I wrote about a study released in Pediatrics that linked video gaming to depression, anxiety and social phobia in children from third to eighth grade. You may already be worried about your child - you have good cause when two and three-year olds are playing with their parents I-Phones and other hand-held devices. Many kids access video games on HHD's. What can you do?
1. Take a hard look at your own relationship with your hand-held device (I'll use hand-held device as a generic term). Ask yourself a few questions: How do you feel when you misplace your HHD? How often do you feel irritated at being interrupted by real life, especially real life demands of your children? How long can you go without checking your HHD? How much has time on your HHD replaced real-time connection with friends and family? The answers to those questions will give a clue to how compulsive you are in relation to your electronic "friend"! You are the role model and your children are being taught by your behaviors.
2. Put the family on an HHD diet - of course the results of this will be blurred by family access to computers and the internet. Nonetheless, commit your family to four days without HHD's. Get together to talk about how it feels. Watch for increased irritability or jitteriness in all the family members. You'll be gathering data.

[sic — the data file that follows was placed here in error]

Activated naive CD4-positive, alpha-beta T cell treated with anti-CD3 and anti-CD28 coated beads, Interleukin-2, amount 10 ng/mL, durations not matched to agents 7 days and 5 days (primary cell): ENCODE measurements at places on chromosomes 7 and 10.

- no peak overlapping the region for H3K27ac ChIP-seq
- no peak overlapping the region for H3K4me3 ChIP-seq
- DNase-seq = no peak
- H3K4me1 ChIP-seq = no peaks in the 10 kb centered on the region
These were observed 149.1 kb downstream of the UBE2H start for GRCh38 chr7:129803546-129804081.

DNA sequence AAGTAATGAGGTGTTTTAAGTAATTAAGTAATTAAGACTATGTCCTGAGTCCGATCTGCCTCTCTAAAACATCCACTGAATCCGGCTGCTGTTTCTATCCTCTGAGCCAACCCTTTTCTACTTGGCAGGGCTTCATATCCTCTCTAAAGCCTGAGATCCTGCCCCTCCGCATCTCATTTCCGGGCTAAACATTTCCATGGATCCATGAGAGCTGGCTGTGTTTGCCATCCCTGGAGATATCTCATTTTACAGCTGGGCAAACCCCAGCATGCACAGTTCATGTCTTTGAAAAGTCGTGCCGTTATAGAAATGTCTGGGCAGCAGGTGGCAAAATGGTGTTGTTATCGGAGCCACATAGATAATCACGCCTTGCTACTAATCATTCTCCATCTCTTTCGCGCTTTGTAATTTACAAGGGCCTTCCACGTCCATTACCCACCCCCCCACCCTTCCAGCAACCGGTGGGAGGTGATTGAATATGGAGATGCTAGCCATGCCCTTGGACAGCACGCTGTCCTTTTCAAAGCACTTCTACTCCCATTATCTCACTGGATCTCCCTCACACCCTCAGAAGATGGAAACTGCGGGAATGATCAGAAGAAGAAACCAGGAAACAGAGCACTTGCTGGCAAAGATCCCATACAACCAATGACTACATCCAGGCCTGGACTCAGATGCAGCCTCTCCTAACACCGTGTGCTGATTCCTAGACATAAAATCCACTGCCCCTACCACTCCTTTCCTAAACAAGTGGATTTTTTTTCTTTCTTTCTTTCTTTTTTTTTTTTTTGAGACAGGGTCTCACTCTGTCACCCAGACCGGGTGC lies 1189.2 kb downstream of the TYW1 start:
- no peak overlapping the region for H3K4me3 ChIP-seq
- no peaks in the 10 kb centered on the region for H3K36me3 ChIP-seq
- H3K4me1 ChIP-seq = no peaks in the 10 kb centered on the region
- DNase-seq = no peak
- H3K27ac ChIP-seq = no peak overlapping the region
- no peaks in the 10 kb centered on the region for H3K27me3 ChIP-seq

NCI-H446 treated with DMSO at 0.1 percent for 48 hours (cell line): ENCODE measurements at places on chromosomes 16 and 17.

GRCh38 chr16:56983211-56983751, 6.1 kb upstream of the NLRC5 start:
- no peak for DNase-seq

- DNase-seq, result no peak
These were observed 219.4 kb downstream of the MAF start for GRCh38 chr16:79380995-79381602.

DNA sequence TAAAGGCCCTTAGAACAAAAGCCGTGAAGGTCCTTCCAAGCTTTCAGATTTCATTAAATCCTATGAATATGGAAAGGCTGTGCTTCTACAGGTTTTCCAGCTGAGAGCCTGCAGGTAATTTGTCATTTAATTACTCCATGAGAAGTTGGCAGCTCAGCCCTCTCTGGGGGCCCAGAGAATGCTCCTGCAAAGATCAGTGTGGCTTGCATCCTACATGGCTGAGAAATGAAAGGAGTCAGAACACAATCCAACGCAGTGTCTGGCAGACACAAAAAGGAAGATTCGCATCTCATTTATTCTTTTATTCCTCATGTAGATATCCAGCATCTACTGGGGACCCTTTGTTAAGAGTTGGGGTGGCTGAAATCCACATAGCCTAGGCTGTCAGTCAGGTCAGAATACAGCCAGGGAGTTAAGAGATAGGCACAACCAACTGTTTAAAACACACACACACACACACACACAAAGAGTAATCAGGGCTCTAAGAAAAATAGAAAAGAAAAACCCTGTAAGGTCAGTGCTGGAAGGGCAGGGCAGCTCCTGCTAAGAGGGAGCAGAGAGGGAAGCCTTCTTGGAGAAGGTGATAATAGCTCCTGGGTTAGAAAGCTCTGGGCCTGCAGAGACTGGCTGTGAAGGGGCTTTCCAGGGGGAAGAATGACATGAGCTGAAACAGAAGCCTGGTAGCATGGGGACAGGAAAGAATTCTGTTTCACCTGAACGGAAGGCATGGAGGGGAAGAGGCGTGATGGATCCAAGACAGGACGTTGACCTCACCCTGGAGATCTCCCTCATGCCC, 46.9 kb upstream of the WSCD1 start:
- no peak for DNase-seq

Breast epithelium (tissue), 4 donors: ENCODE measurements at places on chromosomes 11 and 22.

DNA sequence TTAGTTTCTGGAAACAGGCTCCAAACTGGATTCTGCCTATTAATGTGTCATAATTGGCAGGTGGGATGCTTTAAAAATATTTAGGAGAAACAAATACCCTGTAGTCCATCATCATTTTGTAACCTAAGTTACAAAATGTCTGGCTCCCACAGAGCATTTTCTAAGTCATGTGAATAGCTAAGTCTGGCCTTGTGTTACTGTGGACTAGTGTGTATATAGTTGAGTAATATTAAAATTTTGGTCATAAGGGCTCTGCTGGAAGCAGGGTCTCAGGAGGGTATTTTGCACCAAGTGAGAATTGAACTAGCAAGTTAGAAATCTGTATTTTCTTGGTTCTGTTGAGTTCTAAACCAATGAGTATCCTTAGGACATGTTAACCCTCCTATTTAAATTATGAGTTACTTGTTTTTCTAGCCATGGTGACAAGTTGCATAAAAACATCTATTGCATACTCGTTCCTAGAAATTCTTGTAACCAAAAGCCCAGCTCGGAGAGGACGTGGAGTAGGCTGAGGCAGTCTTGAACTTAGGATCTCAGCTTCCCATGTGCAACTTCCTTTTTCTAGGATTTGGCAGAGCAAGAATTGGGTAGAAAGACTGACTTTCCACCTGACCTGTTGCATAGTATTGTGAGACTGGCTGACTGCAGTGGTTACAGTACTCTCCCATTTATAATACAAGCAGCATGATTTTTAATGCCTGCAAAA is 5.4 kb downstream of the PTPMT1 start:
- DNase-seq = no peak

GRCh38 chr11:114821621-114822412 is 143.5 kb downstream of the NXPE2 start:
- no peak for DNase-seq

3. Once you have your data, talk with your partner or close friends (Not all of us have partners as we raise children.) Go as deep as you can into what you've found. (By the way, feel free to write me at firstname.lastname@example.org with concerns and questions.)
4. If you believe that you, your children, your family are slipping into HHD addiction, educate yourself about its reality and how contemporary treatment people are dealing with it. It's a terribly complex and terrible problem, especially if you have teen-age kids. Teens without HHD's are teens without a social life. Parent of teens without HHD's are in the heart of a koan (A zen puzzle with no right answer). We have only begun to find ways to slowly, slowly undo the puzzle.
My next post will talk about dealing with HHD addiction. Here's a terrific source for you: http://www.healthfinder.gov/news/newsstory.aspx?docID=648899